US vice president-elect Joe Biden pledged long-term US support for Afghanistan during a visit and the commander of NATO-led forces told him that thousands of new US troops expected this year will need more support against surging Taliban violence.
US president-elect Barack Obama has promised to end the war in Iraq and refocus US military efforts on Afghanistan. Biden’s visit is a sign that Obama plans to make the region an immediate priority.
In a meeting on Saturday with Afghan President Hamid Karzai, Biden “talked about ... the fight against terrorism, American troop increases as well as equipping and supplying of the Afghan forces,” a statement from Karzai’s office said, without providing any details.
Earlier, the top US general in Afghanistan, General David McKiernan, told Biden that thousands of new US troops expected in the country’s south would need more support to beat back surging Taliban violence.
Some 32,000 US troops in Afghanistan serve alongside another 32,000 other NATO-led and coalition troops, the highest number since the invasion to oust the Taliban from power began in 2001.
The US is rushing up to 30,000 more troops to Afghanistan and some will go to its volatile southern provinces to combat the spiraling violence.
“General McKiernan explained the current situation and talked about the incoming troops and the need for additional enablers ... things like helicopters, engineers, military police, transportation assets,” said Colonel Greg Julian, a US military spokesman. “As we expand in the south, we will need those additional enablers to cover for the troops.”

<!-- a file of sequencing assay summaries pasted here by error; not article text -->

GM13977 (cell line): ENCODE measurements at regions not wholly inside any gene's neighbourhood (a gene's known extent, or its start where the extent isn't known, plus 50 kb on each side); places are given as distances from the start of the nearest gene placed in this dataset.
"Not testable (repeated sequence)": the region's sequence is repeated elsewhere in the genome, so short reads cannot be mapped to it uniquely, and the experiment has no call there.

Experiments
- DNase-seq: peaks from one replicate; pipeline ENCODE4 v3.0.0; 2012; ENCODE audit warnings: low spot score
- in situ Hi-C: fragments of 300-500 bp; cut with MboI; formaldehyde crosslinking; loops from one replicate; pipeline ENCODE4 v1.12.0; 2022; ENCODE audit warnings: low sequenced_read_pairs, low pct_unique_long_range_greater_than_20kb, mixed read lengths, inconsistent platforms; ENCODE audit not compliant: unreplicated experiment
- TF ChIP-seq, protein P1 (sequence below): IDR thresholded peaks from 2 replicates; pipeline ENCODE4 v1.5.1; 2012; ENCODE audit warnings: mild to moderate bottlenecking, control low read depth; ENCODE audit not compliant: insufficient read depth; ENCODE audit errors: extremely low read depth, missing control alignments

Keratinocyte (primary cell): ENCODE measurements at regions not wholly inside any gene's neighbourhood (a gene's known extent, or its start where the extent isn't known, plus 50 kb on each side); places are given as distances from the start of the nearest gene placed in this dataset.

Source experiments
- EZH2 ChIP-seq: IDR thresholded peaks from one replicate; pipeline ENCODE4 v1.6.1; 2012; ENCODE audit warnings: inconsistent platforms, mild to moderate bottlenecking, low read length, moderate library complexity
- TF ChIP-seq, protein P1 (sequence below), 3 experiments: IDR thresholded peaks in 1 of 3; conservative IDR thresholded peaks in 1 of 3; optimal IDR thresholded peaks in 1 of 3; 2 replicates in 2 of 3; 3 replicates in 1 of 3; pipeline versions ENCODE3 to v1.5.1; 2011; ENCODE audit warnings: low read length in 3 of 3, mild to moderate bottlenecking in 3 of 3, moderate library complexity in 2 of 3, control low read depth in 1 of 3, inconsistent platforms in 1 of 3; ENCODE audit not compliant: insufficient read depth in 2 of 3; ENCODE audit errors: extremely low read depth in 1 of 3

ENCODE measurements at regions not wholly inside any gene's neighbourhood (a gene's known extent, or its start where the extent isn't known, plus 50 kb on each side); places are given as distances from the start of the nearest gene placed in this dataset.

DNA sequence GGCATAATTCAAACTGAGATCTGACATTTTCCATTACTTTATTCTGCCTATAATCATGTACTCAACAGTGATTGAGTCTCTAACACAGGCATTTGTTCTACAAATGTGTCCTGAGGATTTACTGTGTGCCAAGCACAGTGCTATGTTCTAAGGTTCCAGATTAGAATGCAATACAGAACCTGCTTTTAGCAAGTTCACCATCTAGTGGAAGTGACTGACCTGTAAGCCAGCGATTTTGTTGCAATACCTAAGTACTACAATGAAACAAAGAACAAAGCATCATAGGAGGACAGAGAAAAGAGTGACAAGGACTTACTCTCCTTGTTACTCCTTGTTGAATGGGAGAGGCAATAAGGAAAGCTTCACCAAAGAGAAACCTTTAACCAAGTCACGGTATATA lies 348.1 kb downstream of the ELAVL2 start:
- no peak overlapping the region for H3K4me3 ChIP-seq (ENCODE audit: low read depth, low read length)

Southern Afghanistan has become the center of the Taliban-led insurgency, that left some 6,400 people — mostly militants — dead last year alone.
Foreign and Afghan troops are the target of daily roadside bombings and suicide attacks. Last year, 151 US troops died in the country, more than in any other year since 2001.
Obama has called Afghanistan an “urgent crisis,” saying it’s time to heed the call from US commanders for significantly more troops.
Biden also discussed Afghanistan’s priorities for this year with the UN’s top representative for the country, Kai Eide, UN spokesman Adrian Edwards said.
“Their meeting touched on security, political and developmental issues, including donor coordination, police reform and regional cooperation,” Edwards said.
During his meetings at NATO’s Kabul headquarters, Biden also applauded some of the US troops stationed there.
“Thank you, I mean it sincerely,” Biden told the troops, a NATO statement said.
“It’s a big, big deal, what you’re doing here. You’re making a big sacrifice in a [challenging] environment. Thank you for your service,” he said.
The senator from Delaware will take office as Obama’s vice president on Jan. 20.
Biden and South Carolina Republican Senator Lindsey Graham also visited the Torkham border crossing between Afghanistan and Pakistan, Biden’s office said.
Biden’s visit to Afghanistan follows his trip to neighboring Pakistan, where aides said he met with Pakistani President Asif Ali Zardari, Prime Minister Yousuf Raza Gilani and Foreign Minister Shah Mehmood Qureshi.
Biden’s tour comes after five US soldiers were killed in two separate attacks in southern Afghanistan and as US officials warned the violence would likely intensify in the coming year.